13. Boot/Hatch and Doors. Check the area where the mudguards meet the body (there may be a black rubber or plastic dust strip covering a series of small bolts/screws. If you can see even the smallest amount of paint that has come off any of these bolts/screws there is every chance that the guards have been removed and replaced (these are spanner marks) during repairs. Sometimes you can see that the washer which is between the bolt/screw and the guard is not in exactly the original position, which is another sign of repairs. If it is obvious to see, it’s a bad repair, good repairs are usually difficult to see, especially for a novice buyer.

14. Check the Boot/Hatch and door bolts for the same “Tell Tale Signs”.

15. Check the cars outside panels for “Orange Peel” effect, a sign of inferior paint quality, usually following repairs, but also some times on even expensive new cars like BMW, VW and Holden. NEVER INSPECT/LOOK AT A CAR OTHER THAN IN BROAD DAY LIGHT! NOT IN THE EVENING AND NOT IN CAR PARKS. EVER. NO MATTER HOW GOOD THE LIGHT!

16. Inspect all the Glass, especially the Windscreen, look for small chips and cracks, check Tail and Head lights as well as Mirrors and Fog Lights.

17. Check the Tyres. There are actually several tread depth indicators on each tyre which show the remaining legal tread. Make sure all tyres are of the same brand and check the spare. At minimum you need 3 mm (1.5 is illegal) tread. Both front tyres and both rear tyres should match. Tyre tread wear indicators Rim and Tyre wall damage

18. The side wall of each Tyres has a coding, providing a host of information including the age. Look for “DOT” followed by numbers, the last four numbers are the week of the year and the year the tyres were made. Tyres should be less than ten years old. Check the tyre wall for damage.

19. Look inside the holes in the wheel rim, you may need a torch, stick your fingers through the holes in the rim, (they will get dirty – and it is difficult where standard type wheel covers are fitted and easier with alloy wheel rims). Sliding your finger(s) towards the outside of the disc you may be able to feel a lip, indicating wear. A new car/disc has no lip. On a well worn disc/car there will be a quite obvious lip. A “Tell Tale” sign which helps verifying the Odometer reading. The disc wear should be commensurate with the Odometer reading.

20. The check the wheel rims or wheel covers for damage.

21. The best you can the other fluid levels (Brake and Power Steering) are usually easily visible through their plastic reservoir.

22. Look deep into the Coolant reservoir and if possible the Radiator, by removing the cap (not all models provide access to the Radiator). Make sure the engine is not hot. WARNING: STEAM AND/OR HOT WATER MAY CAUSE SEVERE BURNING! BE VERY CAREFUL WHEN REMOVING THE RADIATOR CAP

23. Coolant should look Emerald Green or Pink/Red. If the fluid looks clear or rusty (it’s simply water) and a sign that no additive is present. A rusty radiator will be the precursor to early repairs.

24. Look at the engine bay and check for any fluid leaks. Fluid leaks are not visible when the car/engine has been detailed. The engine bay should be clean, any dirt or dust near the air filter inlet is not good!

25. If you got a Torch, bring it and a towel (to lay on the ground to avoid getting dirty) along and look underneath the front of the car and check for engine oil leaks (or any other leak of course) in the lower engine area.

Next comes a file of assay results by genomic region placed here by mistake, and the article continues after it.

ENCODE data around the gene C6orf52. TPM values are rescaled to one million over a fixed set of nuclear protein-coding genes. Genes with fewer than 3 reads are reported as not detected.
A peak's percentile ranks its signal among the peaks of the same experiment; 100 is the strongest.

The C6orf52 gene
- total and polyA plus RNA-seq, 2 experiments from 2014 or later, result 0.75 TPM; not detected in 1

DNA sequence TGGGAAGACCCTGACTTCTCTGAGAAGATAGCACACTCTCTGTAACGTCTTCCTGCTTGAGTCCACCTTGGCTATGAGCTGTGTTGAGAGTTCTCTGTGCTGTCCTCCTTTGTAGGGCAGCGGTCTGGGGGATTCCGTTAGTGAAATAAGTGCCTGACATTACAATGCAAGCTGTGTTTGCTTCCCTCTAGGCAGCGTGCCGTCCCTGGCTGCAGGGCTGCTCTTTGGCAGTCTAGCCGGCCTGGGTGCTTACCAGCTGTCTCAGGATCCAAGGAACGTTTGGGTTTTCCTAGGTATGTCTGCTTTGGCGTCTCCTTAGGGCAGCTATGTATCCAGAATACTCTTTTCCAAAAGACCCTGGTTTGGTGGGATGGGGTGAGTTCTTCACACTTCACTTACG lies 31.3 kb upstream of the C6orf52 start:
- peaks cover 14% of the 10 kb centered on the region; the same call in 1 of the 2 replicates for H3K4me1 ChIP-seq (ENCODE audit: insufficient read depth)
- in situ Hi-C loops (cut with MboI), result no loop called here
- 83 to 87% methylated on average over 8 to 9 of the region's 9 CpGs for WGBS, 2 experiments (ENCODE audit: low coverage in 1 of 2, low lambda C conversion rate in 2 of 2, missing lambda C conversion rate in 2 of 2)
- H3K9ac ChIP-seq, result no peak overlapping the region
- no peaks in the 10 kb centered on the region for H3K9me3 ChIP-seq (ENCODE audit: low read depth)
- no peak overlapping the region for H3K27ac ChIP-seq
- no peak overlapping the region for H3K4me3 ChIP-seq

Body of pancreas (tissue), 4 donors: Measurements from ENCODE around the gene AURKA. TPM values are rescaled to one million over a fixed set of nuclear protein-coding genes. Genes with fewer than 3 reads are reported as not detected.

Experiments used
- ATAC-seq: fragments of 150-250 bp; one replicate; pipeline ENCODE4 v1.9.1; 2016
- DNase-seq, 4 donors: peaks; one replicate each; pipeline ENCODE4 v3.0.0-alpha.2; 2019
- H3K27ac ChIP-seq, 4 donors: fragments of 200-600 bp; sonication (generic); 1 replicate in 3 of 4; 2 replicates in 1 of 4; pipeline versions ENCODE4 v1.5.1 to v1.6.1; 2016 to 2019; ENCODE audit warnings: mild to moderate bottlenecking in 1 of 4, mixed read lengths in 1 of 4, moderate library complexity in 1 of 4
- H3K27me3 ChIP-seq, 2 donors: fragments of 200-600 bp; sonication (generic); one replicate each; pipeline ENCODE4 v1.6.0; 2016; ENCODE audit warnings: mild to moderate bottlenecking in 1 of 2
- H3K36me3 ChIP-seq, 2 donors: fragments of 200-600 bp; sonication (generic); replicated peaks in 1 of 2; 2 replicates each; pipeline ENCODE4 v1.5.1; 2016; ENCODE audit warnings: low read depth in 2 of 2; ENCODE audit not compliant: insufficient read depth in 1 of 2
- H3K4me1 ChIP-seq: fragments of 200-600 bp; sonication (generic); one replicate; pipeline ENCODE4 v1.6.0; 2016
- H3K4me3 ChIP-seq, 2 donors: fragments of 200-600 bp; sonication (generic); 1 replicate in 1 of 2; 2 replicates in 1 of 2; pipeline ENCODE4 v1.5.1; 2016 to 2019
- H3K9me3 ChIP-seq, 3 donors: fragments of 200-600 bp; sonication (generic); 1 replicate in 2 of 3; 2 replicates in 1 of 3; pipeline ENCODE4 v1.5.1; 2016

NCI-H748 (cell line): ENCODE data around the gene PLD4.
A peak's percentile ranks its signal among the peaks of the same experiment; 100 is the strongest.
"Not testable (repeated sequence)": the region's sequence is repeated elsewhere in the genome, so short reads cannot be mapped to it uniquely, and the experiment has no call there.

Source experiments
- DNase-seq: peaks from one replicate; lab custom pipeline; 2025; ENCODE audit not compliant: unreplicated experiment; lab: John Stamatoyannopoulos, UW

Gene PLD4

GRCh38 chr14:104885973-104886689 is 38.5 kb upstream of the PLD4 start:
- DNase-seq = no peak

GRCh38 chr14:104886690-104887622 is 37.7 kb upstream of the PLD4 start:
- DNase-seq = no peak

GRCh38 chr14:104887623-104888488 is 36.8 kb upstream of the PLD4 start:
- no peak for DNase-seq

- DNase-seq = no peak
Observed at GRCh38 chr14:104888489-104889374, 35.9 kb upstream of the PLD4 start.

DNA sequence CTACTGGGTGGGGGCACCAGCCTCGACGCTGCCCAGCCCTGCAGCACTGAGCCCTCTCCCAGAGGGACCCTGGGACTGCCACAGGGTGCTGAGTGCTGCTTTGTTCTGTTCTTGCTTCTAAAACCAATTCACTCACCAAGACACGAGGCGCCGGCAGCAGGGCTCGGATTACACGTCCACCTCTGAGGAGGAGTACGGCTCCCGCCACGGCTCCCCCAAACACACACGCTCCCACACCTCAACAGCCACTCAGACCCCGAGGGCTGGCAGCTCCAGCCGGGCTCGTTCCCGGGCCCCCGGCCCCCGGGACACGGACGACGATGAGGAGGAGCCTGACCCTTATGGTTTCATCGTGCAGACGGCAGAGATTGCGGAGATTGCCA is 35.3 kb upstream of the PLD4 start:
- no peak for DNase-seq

26. Check the rear as well and look whilst down there at the tyre wear. Excessive wear on either tyre edge is not good and will require attention to the suspension or a wheel alignment.

27. Inside the car check the Air-conditioning, check the Temp adjustment (Climate Control), Fan speed and direction (face level, demisting etc.), working of Lights, Windscreen washers (do not assume it is lack of water if they do not work) it could be the pump. Check the indicator lights, they should make a regular and even sound, if one is not working properly (usually because a Globe is broken) they will blink very fast. Check Seat Belts, Steering Column adjustment, Mirror adjustment (adjust to suit – ready for a test drive) and Power Window operation, close windows. Check the Radio/Sound system reception and turn off when done.

28. Start the engine with the bonnet still open and at start up observe the engine. Excessive start up vibration may indicate broken engine mounts. Listen to the engine and close the bonnet if all sounds fine.

29. Whilst releasing the parking brake note whether any adjustment is needed, engage the first gear and note Clutch play and feeling, carefully move from the kerb and into the traffic. If turning turn to the left so that you do not have to move across traffic. Drive as long and far as is reasonable.

30. With Air-conditioning Fan off or on low, the sound system off and windows closed listen to any abnormal sounds, rattles etc. Worn shock absorbers make a thumping sound, notice steering feel/play,

31. Observe whether the car pulls to either side (a wheel alignment issue), the pulling to one side or another is amplified when applying the brake firmly. Be careful of following traffic!

32. Change Gears as often as possible to get the feeling of the Clutch and the Gear synchronisation. Gear changes should feel smooth. If grating can be felt it may be a sign of worn Syncro rings, and they are expensive to replace.

33. When stopped check the steering, turn hard right and left and listen for abnormal noises.

34. Feel the brakes, any metal on metal sound is bad, squealing less so, it usually goes away with dusting the brake pads.

35. On return leave engine running and see whether smoke is coming out of the Tail pipe. A smoky engine is likely to cost a lot to repair. The smoke is usually caused by burning oil and found in car with high odometer readings (usually over 150,000 Km). Observe the area around the Tail pipe end, if it is stained, it may well come from a smoky engine. BEWARE.